Wellness tip: Food for thought on building healthy eating habits

Developing and sticking to healthier eating patterns could be a first line of defense for preventing certain chronic diseases.

Like most things in life, a healthy diet is all about balance. And while everyone deserves a sweet treat every now and again, maintaining that balance could help you prevent the development of chronic disease later in life. Today’s food landscape is rife with indulgence, highly processed foods and copious levels of sugar. Being mindful of how nutrition impacts long-term health and wellness — and what is at stake if poor dietary habits are sustained over time — has never been more important.

According to the 2015-2020 Dietary Guidelines for Americans, issued by the Center for Disease Control and Prevention’s (CDC) Office of Disease Prevention and Health Promotion (ODPHP), roughly 117 million Americans — nearly half of all adults — have at least one preventable disease abetted in part by poor diet, lack of exercise, or both1. These include heart disease, diabetes and even some types of cancers.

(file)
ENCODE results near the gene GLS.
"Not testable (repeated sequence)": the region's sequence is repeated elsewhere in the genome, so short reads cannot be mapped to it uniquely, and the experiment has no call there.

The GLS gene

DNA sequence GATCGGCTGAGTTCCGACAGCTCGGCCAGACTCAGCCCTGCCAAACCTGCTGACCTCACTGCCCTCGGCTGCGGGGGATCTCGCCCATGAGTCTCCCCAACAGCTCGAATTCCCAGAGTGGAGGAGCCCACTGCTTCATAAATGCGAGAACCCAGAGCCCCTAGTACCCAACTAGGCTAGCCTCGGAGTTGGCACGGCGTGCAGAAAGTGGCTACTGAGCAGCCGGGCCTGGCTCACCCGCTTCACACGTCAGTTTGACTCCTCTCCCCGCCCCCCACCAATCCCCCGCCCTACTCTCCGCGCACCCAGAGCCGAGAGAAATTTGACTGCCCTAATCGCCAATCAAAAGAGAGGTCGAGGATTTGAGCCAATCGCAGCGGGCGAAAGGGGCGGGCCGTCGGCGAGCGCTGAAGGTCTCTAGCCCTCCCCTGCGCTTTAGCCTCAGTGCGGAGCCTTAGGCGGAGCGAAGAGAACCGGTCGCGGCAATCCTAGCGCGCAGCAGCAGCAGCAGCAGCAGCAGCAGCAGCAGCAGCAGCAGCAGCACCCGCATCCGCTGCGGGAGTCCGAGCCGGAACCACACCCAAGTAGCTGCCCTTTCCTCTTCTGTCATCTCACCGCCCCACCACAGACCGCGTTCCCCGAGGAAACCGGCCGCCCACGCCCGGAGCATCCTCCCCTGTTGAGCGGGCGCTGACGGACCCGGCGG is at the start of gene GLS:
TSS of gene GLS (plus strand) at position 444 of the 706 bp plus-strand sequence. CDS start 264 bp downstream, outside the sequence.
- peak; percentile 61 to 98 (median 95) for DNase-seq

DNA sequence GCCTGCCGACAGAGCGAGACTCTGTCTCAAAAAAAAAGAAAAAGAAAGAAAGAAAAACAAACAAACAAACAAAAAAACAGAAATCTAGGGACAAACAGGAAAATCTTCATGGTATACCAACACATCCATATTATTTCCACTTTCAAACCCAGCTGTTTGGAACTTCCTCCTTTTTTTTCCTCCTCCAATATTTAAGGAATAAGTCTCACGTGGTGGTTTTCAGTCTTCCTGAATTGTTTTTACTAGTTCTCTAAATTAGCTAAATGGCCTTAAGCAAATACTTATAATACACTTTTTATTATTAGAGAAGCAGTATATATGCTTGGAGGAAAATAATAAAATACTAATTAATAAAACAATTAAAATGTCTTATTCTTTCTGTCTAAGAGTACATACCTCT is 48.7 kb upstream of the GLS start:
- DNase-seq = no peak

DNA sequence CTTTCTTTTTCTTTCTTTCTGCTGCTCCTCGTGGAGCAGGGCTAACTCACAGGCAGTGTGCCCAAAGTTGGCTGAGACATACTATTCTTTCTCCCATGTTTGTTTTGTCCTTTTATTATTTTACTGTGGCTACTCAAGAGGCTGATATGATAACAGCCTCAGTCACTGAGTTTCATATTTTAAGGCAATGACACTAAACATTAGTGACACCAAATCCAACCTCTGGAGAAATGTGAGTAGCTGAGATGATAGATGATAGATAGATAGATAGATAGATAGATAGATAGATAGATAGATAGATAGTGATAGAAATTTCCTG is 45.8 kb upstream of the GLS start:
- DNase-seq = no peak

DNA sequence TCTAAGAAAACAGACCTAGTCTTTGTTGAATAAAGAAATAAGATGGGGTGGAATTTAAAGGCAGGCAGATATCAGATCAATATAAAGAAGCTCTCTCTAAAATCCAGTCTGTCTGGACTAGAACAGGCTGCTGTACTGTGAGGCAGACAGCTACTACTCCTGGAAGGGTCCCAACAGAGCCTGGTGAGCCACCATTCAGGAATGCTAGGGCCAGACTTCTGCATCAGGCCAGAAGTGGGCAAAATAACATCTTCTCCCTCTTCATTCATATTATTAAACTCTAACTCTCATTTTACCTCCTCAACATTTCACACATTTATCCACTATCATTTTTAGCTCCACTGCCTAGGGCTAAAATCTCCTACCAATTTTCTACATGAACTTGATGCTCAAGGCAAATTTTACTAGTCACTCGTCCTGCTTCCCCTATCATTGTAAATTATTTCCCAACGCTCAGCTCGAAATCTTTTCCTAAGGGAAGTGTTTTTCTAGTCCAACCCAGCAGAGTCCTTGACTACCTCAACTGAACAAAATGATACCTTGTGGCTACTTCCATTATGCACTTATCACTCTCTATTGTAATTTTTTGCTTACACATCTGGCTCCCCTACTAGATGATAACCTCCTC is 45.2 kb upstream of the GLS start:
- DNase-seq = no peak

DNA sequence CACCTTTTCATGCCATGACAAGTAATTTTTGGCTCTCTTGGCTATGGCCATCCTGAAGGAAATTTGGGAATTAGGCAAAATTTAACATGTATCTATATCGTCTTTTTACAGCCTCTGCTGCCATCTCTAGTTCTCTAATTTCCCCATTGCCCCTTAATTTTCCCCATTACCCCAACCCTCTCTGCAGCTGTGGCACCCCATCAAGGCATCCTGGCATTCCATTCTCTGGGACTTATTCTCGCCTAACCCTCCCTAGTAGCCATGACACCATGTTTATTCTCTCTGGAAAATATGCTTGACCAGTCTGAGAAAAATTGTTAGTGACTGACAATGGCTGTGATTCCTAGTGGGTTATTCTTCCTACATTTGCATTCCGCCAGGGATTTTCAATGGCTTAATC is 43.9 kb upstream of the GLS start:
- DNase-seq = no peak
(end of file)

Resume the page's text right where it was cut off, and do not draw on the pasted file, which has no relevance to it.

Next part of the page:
There is a plethora of research on the ineffectiveness of dieting for the general population, especially with fad diets that restrict certain types of foods or food groups. These approaches often aren’t sustainable, and can sometimes even be unhealthy. Luckily, there are also plenty of other ways to go about healthier eating, starting with some nutritional education.

One of the best things a person can do for their diet is provide variety. This involves eating foods across all major food groups — proteins, vegetables, fruits, grains and dairy — and, to take it a step further, broadening the menu to include several items from each food group2. Adding variety to your diet is an easy way to ensure your body is receiving the nutrients it needs to support your overall health.

Expanding your palate to include a greater variety of foods is important, as is limiting foods that may taste good, but probably aren’t doing your body any favors from a nutritional standpoint. For example, the ODPHP recommends a daily diet that does not exceed 10% of calories from saturated fats (butter, cheese and high-fat meats) or added sugars (sweet treats, candy and soda). Additionally, sodium, which tends to be higher in processed foods and restaurants, should be limited to under 2,300 milligrams per day for the average adult2.